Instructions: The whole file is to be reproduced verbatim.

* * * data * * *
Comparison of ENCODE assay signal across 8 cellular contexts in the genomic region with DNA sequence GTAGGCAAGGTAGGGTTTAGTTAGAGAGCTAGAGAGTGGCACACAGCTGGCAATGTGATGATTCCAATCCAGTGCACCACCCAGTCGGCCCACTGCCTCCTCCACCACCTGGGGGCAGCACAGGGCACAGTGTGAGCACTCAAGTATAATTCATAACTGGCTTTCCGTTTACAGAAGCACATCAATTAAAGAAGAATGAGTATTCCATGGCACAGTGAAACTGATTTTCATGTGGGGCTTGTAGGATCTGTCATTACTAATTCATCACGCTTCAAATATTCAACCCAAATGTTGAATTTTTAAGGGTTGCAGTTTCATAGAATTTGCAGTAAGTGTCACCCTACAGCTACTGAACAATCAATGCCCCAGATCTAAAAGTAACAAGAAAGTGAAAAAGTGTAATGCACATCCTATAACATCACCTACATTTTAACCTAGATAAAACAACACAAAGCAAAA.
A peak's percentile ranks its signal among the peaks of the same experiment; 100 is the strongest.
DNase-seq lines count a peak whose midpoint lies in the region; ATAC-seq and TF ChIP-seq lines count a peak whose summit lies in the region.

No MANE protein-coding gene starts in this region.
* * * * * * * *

Comparison of ENCODE assay signal across 8 cellular contexts in the genomic region with DNA sequence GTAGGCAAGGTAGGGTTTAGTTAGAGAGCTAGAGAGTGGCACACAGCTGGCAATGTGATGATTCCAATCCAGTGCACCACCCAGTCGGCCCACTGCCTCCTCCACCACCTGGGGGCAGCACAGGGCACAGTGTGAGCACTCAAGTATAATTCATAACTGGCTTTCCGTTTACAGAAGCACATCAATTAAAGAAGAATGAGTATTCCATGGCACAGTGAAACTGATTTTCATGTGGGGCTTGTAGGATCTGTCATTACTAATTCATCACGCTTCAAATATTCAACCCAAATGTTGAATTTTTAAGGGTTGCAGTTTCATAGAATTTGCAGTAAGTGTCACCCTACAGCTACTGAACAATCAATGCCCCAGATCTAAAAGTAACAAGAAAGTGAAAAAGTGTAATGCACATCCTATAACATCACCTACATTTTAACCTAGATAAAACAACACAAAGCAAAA.
A peak's percentile ranks its signal among the peaks of the same experiment; 100 is the strongest.
DNase-seq lines count a peak whose midpoint lies in the region; ATAC-seq and TF ChIP-seq lines count a peak whose summit lies in the region.

No MANE protein-coding gene starts in this region.